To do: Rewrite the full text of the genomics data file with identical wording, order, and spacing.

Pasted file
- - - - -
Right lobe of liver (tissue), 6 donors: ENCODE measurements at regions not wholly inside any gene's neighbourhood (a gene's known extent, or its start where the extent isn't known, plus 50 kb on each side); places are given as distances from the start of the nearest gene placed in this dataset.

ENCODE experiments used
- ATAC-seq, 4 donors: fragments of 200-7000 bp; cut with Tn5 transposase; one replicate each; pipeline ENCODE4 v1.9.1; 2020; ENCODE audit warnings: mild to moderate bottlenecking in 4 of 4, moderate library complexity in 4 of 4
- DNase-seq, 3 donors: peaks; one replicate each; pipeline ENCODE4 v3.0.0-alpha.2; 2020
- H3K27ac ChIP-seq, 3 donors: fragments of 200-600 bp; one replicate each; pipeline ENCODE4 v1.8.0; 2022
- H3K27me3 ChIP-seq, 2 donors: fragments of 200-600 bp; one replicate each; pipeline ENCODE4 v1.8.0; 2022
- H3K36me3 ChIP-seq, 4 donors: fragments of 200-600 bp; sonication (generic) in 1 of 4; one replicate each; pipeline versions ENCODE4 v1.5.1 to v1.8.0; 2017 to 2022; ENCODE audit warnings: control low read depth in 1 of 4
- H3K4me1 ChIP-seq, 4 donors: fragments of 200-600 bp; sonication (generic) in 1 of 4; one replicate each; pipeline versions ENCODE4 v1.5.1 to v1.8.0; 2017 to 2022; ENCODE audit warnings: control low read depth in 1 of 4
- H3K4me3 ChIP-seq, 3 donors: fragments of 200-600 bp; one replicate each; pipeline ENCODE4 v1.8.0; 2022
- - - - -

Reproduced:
Right lobe of liver (tissue), 6 donors: ENCODE measurements at regions not wholly inside any gene's neighbourhood (a gene's known extent, or its start where the extent isn't known, plus 50 kb on each side); places are given as distances from the start of the nearest gene placed in this dataset.

ENCODE experiments used
- ATAC-seq, 4 donors: fragments of 200-7000 bp; cut with Tn5 transposase; one replicate each; pipeline ENCODE4 v1.9.1; 2020; ENCODE audit warnings: mild to moderate bottlenecking in 4 of 4, moderate library complexity in 4 of 4
- DNase-seq, 3 donors: peaks; one replicate each; pipeline ENCODE4 v3.0.0-alpha.2; 2020
- H3K27ac ChIP-seq, 3 donors: fragments of 200-600 bp; one replicate each; pipeline ENCODE4 v1.8.0; 2022
- H3K27me3 ChIP-seq, 2 donors: fragments of 200-600 bp; one replicate each; pipeline ENCODE4 v1.8.0; 2022
- H3K36me3 ChIP-seq, 4 donors: fragments of 200-600 bp; sonication (generic) in 1 of 4; one replicate each; pipeline versions ENCODE4 v1.5.1 to v1.8.0; 2017 to 2022; ENCODE audit warnings: control low read depth in 1 of 4
- H3K4me1 ChIP-seq, 4 donors: fragments of 200-600 bp; sonication (generic) in 1 of 4; one replicate each; pipeline versions ENCODE4 v1.5.1 to v1.8.0; 2017 to 2022; ENCODE audit warnings: control low read depth in 1 of 4
- H3K4me3 ChIP-seq, 3 donors: fragments of 200-600 bp; one replicate each; pipeline ENCODE4 v1.8.0; 2022